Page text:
On White Ribbon Day, the Australian Public Service’s departmental secretaries affirm our commitment to addressing domestic and family violence within our workplaces.
Domestic violence takes many forms. It is a crime of power and control. It is inexcusable in any form and should never be trivialised.
We understand that, while there is complexity to the underlying drivers of this violence, more often than not it is driven by gender inequality. While men do experience domestic and family violence and sexual assault, the evidence shows that most victims are women. Both men and women are three times more likely to be assaulted by a man than a woman.
We acknowledge that the victims, perpetrators and witnesses of this crime are within our workforce. According to current statistics, almost one in three Australian women over the age of 15 will experience physical violence, and one in five will experience sexual violence.
These are dreadful statistics, yet they tell only part of the story. These experiences are accompanied by both physical and emotional trauma that can last well beyond the time of the offence.
Australian government departments have developed domestic violence policies and/or guidance. These policies were developed to give staff affected by violence the reassurance that flexible and timely support is available.
Through our workplace responses to domestic violence, the APS secretaries are contributing to the integrated responses to this issue being pursued through the COAG under The National Plan to Reduce Violence Against Women and their Children 2010‑2022. This approach is also reflected in the development aid we provide to countries in our regions.
In September, secretaries from across the APS met to consider how to improve support for staff affected by this crime. We agreed to explore ways to better support staff who are exposed to (or witness) this crime, both in person and through secondary exposure, including from client-facing activities. We also considered how workplaces could engage with staff who use, or may use, violence, to support behavioural change.
As leaders, we know our actions, by example, set the standard for our staff’s behaviour. We understand the boundaries between work and personal life are not absolute. We also acknowledge that we play a role in reinforcing respectful behaviours and relationships.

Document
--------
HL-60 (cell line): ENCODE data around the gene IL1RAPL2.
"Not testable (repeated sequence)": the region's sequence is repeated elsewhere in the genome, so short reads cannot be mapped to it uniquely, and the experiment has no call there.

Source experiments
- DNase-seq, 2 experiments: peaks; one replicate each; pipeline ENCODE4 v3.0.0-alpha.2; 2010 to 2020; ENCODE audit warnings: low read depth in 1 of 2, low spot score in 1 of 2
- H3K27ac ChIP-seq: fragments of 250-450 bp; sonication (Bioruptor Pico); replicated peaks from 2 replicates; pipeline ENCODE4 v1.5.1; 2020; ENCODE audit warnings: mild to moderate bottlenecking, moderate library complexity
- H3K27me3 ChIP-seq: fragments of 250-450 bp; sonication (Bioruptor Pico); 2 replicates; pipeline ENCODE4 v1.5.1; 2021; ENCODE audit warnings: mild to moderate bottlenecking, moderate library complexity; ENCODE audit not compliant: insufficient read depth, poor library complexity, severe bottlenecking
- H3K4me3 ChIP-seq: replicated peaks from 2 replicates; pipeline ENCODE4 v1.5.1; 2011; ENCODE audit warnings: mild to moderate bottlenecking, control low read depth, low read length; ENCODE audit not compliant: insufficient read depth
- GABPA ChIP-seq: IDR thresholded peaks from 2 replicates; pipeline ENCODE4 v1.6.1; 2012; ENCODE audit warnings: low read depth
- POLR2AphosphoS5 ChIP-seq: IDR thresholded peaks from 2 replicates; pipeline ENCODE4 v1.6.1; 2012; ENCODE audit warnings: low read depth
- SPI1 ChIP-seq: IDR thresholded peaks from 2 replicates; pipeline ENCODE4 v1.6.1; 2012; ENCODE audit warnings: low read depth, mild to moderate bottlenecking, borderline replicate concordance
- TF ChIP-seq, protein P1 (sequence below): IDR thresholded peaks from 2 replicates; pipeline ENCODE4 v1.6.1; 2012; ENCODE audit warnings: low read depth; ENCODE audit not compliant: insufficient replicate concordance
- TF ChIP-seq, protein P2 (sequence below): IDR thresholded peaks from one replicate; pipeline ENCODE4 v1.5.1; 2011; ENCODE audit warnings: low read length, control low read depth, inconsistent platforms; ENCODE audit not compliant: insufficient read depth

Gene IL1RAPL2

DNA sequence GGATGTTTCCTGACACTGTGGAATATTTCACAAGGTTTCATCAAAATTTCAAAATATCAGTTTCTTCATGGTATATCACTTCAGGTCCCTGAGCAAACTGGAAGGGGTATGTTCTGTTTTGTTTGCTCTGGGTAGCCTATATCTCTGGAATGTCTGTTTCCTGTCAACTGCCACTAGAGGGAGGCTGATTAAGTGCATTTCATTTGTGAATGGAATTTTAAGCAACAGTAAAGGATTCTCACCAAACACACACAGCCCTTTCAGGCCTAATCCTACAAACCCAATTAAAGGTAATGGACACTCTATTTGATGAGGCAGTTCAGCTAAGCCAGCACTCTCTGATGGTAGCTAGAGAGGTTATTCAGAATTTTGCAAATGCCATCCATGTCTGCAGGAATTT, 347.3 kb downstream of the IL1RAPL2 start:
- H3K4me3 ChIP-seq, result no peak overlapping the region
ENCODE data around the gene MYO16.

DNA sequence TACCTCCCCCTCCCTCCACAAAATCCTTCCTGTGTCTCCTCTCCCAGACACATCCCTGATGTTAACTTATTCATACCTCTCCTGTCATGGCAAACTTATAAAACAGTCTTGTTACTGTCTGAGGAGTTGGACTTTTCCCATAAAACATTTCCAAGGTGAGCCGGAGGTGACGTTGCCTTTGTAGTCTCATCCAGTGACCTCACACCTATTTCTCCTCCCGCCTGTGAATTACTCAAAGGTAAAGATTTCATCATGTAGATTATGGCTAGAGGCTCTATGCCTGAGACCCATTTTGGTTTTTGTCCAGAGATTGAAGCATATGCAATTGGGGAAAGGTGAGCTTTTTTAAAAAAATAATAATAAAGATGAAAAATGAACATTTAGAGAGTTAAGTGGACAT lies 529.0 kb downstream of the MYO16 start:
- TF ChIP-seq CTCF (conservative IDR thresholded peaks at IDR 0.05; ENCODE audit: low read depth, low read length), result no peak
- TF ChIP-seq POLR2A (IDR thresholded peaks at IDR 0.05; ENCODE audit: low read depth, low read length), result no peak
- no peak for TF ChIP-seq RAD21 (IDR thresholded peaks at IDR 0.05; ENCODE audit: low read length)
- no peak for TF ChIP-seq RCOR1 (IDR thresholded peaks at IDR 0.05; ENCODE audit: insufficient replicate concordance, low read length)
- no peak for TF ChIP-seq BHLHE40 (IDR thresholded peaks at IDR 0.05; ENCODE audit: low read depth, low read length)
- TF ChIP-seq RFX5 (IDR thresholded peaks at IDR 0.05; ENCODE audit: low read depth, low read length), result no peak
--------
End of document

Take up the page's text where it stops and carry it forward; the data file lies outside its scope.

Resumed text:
Given the well-documented prevalence and harm it causes, reducing the occurrence of domestic and family violence is a pressing national issue that we, as leaders, will address. We hope you will join us in committing to supporting respectful relationships in the workplace and in your community.
Martin Parkinson – Department of the Prime Minister and Cabinet
John Lloyd – Australian Public Service Commission
Chris Moraitis – Attorney-General’s Department
Daryl Quinlivan – Department of Agriculture and Water Resources
Mike Mrdak – Department of Communications and the Arts
Greg Moriarty – Department of Defence
Michele Bruniges – Department of Education and Training
Kerri Hartland – Department of Employment
Rosemary Huxtable – Department of Finance
Frances Adamson – Department of Foreign Affairs and Trade
Glenys Beauchamp – Department of Health
Renée Leon – Department of Human Services
Michael Pezzullo – Department of Immigration and Border Protection
Heather Smith – Department of Industry, Innovation and Science
Steven Kennedy – Department of Infrastructure and Regional Development
Kathryn Campbell – Department of Social Services
Finn Pratt – Department of the Environment and Energy
Simon Lewis – Department of Veterans’ Affairs
John Fraser – The Treasury
The NLP Directory – Get Help
Melbourne.GOLD Book a Tradie or a Pro
HDO – Hotel Directory Online
TRUMPn – Real News and Market
VOGUE Model Agency
newsCO.live – News Magazine
Spoil a Princess – Princess Awards
NYC Planet Girls – NycPlanetGirls.com
Check Us Out Magazine
Superstar news – Hollywood Gossip News
LUSH Wednesday Melbourne
GOONsky.com World Weather Check
Checkusin compare Hotels & Flights
GossBOSS Celebrity Hot Gossip News